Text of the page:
Adlerian Lifestyle, Stress Coping, and Career Adaptability: Relationships and Dimensions
Article first published online: 4 SEP 2013
© 2013 by the National Career Development Association. All rights reserved.
The Career Development Quarterly
Volume 61, Issue 3, pages 194–209, September 2013
How to Cite
Stoltz, K. B., Wolff, L. A., Monroe, A. E., Farris, H. R. and Mazahreh, L. G. (2013), Adlerian Lifestyle, Stress Coping, and Career Adaptability: Relationships and Dimensions. The Career Development Quarterly, 61: 194–209. doi: 10.1002/j.2161-0045.2013.00049.x
- Issue published online: 4 SEP 2013
- Article first published online: 4 SEP 2013
- Received 02/24/12; Revised 06/25/12; Accepted 06/28/12
- stress coping;
- career adaptability;
- Adlerian lifestyle;
- work transition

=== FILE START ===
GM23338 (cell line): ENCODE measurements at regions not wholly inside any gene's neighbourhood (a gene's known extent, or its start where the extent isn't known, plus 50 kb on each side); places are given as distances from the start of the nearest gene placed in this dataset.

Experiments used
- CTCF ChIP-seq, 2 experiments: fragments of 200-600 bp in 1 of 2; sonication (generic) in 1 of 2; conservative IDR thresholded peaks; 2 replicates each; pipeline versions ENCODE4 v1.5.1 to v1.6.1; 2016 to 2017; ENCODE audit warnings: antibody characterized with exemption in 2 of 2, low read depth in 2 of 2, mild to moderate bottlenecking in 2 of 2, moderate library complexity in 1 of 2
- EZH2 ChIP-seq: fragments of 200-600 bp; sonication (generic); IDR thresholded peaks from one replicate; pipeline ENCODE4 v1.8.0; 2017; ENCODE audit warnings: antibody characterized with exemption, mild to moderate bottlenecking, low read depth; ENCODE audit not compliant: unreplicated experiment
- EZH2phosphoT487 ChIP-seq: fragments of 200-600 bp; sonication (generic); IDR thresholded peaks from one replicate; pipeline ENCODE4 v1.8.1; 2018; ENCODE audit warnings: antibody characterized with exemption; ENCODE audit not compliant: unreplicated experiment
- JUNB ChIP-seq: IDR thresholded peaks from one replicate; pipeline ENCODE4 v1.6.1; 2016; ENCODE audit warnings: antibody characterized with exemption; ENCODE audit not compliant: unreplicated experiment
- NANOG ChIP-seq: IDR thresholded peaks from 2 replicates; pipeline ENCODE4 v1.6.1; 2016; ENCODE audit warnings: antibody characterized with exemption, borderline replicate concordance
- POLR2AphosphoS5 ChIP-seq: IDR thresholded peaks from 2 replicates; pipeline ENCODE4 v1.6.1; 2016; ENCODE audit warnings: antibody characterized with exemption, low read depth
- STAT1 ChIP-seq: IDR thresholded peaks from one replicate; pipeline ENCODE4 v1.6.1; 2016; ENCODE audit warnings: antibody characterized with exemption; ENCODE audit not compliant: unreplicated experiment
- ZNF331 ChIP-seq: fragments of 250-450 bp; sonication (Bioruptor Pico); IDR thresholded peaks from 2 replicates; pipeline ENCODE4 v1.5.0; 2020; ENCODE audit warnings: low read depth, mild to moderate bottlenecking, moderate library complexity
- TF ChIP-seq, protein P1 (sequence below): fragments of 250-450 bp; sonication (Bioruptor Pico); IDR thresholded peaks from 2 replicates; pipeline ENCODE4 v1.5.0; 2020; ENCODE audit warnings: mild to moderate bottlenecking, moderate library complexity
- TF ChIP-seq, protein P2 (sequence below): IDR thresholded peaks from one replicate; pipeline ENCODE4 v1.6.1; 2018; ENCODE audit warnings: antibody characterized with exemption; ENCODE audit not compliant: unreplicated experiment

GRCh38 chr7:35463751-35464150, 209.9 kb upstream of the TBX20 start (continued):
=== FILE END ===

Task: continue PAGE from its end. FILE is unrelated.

In the new millennium, workers are vested with the responsibility of managing their own careers. Additionally, workers are expected to engage in the continual development of skills applicable across various work environments. With this need for continual development come frequent work transitions and the need for building career adaptability. Stress can ensue from this constant need to update skills and transition to new work environments. The purpose of this study was to explore relationships among Adlerian lifestyle attributes, stress coping, and career adaptability. Canonical correlation was used to explore the relationships among these variables. The results indicated that 3 dimensions were significant and interpretable: socially attuned, compliant, and impassive. The results partially support the hypothesis that high feelings of belongingness are associated with high coping resources. However, the results also highlight that a high need for acceptance from others and for following social norms may impede the development of career adaptability.